Tuesday, March 5, 2013

Tuesdays with Dorie: Croissants

In a moment of enthusiastic drive to connect myself to the wider world of food blogging, I signed up for an online baking community, Tuesdays with Dorie. The gist: buy the book Baking with Julia by Dorie Greenspan and bake from it twice a month with a bunch of other Dorie fans.

When the book arrived in the mail I laughed. What on earth did I get myself into? I am supposed to still be a part of Daring Bakers too, but have I done anything about it?  Nope.  And then there was the first Tuesday I'd be participating in: Croissants.

The last time I made croissants I remember the butter squishing out the sides and these pitiful, dense "cressents" that were all things buttery but nothing like a croissant. It wasn't quite a disaster (I think I made a banana version of cinnamon rolls with the remainder of the dough and served them at a catering gig), but it was way too much disappointment for such a long process.

Some-kind-of-magic happened here the last couple of days. I made croissants, and they turned out! They almost look normal.  And (!) I might even say they were easy to make. Nothing went wrong. It wasn't too hot in the house. There was no squishing of melted butter. There was no weirdness. I didn't sweat excessively or swear or grimace at the attempts of a certain three-year-old's attempts to help. There were only these delightful little pastries baked up and beautiful. Sure, they came out of the oven just two hours ago, a little late for that quintessential morning snack, but they were good nonetheless.

I guess I'm glad I signed up. I was encouraged recently to try croissants again, but I was going to let the idea slip by unnoticed. Now I know I can freeze the dough at key points in the process to help ease the workload. After all, eating a croissant anytime of day is nice, but in the morning with a cup of coffee is particularly ideal. Bedtime is not. Croissants that come out of the oven when you want to go to sleep but have things to do are only ever trouble. I won't tell you how many I've eaten.

Also, I wouldn't have bought this book were it not for the group--it just wasn't on my radar--and I am kind of in love with it now. No offense to anyone, but the recipe didn't seem very special at first glance. It was, however, well-written and clear. Apart from needing a little online instruction on the "turn", I understood it all. Like I said, I didn't even break a sweat.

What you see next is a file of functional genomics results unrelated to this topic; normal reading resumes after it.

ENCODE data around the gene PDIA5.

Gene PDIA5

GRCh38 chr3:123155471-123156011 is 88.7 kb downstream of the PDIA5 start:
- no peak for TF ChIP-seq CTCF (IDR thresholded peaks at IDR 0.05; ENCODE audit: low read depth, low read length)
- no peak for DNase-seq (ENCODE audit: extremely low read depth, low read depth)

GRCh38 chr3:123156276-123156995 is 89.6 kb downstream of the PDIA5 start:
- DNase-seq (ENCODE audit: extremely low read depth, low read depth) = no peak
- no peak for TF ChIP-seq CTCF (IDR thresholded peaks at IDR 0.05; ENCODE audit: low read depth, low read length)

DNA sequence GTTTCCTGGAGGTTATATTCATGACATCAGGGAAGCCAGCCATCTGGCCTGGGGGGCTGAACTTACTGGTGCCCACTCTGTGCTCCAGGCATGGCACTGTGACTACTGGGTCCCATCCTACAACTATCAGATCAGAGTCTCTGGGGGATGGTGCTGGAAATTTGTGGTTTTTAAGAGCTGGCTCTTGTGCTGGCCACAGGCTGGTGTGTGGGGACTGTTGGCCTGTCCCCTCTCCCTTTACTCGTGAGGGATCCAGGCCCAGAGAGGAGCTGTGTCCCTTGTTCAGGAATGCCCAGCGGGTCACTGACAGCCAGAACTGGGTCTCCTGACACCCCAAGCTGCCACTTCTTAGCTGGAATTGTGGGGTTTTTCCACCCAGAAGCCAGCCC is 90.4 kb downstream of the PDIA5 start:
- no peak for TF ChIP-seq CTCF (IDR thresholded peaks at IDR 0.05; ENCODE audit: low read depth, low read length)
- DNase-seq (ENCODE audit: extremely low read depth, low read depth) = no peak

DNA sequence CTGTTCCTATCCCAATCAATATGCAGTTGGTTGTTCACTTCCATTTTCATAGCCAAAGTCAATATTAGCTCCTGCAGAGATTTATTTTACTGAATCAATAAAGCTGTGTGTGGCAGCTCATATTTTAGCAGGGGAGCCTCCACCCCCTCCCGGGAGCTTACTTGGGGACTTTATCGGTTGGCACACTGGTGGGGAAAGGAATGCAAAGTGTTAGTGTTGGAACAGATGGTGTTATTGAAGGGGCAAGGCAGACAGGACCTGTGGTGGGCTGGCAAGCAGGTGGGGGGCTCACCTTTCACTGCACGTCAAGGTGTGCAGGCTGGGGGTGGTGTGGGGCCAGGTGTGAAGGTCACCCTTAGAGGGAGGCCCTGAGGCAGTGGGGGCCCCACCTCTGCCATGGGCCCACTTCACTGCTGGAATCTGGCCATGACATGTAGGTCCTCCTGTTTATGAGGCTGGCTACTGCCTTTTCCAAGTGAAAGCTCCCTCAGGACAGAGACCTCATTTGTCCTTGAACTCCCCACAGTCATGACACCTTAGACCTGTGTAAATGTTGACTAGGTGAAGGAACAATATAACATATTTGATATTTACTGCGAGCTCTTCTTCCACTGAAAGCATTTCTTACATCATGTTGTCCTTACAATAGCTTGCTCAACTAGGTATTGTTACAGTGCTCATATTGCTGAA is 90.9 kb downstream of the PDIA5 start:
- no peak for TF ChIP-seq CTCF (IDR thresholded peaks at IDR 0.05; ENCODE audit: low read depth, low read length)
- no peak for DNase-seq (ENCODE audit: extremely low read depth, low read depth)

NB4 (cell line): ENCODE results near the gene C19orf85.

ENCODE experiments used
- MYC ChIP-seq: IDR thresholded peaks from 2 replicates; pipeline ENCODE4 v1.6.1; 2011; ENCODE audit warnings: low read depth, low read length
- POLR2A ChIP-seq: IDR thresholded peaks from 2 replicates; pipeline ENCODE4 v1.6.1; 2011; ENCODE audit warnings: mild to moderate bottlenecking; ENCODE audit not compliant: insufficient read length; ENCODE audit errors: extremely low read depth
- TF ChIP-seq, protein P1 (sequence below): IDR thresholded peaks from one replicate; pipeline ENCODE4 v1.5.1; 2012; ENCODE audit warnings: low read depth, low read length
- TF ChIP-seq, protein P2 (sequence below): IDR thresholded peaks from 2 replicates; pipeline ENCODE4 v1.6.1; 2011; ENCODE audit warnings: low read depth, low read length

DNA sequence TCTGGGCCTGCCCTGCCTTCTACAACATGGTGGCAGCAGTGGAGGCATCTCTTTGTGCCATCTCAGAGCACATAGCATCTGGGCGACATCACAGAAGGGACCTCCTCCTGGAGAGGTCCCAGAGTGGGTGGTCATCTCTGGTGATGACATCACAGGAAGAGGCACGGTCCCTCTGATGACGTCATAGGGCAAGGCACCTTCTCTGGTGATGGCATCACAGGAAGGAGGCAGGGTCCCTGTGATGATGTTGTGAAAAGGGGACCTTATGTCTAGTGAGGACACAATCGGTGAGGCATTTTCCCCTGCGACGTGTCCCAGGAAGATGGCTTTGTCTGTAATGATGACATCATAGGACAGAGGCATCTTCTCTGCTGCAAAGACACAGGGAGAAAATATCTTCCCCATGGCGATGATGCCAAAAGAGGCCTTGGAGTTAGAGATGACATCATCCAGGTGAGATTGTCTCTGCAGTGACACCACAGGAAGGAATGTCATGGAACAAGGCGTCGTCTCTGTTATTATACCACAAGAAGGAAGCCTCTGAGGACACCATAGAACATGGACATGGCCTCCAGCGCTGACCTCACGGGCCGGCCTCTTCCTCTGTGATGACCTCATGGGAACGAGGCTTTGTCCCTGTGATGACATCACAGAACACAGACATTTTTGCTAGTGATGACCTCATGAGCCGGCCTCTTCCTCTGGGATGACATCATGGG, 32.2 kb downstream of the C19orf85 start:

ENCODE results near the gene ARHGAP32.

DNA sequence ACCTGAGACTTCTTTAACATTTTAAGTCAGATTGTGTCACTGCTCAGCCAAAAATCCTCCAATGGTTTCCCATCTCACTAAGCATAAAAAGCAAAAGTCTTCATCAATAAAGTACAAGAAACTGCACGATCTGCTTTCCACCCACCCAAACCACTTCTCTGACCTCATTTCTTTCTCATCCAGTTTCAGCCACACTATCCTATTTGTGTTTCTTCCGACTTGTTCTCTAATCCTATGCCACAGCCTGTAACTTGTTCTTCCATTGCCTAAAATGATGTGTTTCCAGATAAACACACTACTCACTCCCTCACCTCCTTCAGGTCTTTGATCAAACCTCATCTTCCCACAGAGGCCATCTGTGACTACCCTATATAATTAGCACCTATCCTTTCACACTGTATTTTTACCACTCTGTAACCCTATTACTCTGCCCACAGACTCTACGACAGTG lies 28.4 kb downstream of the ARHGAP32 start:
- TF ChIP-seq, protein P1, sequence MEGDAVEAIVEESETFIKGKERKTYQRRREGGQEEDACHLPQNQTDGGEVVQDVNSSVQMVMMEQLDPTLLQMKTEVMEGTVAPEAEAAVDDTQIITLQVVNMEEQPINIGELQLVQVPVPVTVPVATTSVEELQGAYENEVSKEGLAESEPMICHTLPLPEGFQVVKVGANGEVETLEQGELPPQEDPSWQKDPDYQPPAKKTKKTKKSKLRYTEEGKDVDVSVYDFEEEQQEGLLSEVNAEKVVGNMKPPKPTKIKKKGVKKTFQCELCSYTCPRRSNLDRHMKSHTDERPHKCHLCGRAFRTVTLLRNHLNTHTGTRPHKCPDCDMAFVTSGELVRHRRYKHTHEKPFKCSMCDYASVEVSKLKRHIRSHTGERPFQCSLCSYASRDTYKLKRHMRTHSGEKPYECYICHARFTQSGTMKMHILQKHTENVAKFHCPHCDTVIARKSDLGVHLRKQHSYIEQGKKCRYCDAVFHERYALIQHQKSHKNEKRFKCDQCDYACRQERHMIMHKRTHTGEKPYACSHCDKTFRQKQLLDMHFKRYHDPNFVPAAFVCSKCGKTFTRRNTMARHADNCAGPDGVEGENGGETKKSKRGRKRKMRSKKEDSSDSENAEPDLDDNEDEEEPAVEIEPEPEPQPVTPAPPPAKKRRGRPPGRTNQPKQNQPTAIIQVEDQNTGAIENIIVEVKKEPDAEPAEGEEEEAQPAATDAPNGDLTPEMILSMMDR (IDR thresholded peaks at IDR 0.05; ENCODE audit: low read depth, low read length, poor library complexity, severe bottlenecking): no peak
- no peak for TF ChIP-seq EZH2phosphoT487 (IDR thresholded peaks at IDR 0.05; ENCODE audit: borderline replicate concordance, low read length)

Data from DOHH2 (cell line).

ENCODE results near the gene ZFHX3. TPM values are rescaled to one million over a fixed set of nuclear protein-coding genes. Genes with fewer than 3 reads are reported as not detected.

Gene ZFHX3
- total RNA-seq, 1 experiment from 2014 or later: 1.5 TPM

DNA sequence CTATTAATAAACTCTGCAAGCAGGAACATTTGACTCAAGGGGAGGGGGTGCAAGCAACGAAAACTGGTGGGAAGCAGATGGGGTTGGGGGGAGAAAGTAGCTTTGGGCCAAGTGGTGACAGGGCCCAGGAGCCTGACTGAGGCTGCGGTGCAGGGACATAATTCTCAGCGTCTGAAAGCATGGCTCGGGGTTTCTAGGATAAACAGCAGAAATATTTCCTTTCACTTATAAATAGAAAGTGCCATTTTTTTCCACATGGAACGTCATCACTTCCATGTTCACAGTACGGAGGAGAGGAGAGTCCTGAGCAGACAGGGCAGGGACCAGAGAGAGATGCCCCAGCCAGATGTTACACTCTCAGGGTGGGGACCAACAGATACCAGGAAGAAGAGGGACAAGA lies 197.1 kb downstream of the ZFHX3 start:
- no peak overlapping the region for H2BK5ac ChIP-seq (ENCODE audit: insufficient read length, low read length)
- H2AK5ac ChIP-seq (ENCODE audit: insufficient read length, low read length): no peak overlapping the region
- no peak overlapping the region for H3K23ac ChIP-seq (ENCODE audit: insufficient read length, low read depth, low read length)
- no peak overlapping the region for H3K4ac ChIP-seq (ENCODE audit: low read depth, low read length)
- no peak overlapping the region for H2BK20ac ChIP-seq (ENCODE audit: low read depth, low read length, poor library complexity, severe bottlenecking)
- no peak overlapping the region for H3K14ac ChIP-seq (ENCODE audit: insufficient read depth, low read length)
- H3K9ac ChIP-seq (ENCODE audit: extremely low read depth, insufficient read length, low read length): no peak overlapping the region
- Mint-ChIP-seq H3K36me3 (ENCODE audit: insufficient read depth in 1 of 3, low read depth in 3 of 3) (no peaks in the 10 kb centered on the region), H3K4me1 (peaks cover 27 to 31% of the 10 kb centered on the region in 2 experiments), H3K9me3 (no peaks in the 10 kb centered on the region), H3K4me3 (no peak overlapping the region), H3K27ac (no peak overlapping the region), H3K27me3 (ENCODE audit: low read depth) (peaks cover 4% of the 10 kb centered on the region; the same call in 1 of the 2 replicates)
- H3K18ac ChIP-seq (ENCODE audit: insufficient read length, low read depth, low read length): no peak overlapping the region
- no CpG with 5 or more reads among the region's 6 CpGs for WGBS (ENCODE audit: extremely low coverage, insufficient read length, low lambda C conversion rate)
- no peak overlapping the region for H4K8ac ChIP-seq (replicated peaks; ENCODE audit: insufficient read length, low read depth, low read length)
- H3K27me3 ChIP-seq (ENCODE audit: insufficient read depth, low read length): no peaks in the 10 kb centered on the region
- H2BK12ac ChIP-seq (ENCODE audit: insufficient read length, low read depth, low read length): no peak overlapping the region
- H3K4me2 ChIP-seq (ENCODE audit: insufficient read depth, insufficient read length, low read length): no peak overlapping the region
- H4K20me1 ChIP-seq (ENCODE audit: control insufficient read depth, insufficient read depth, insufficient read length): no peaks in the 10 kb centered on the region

If you can't wait to buy the book--which is incredible, with a lot of recipes and good uncomplicated baking basics (from pie crust to brioche to bagels)--go see Amanda over at Girl+Food=Love. But really, get the book. It is a tome in the same sense as The Cake Bible, only less fussy.

My favorite use for croissants actually requires day-old croissants. Double-baked almond croissants, that is what I'm waiting for. And, I have my heart set on using the reserved, frozen dough to make croissant swirls with fillings and these incredible revelations a former employer called buttercups. But I guess we'll all have to wait for those.


  1. Beautiful job! Welcome to the group! How do you make the double baked almond croissants? I have about 30 mini-croissants sitting in my freezer and would love a use for them!

    1. Hi Monica, thanks for the welcome! I'm hoping to post about the double-baked in a couple days so hang tight! This croissant recipe makes a ridiculously large amount of pastry doesn't it...good thing there are recipes to utilize the leftovers.

  2. Welcome! Your photo of the folded dough is beautiful. I'm hoping to get started on these sometime this week - when this head cold goes away. I love the name of your blog. :)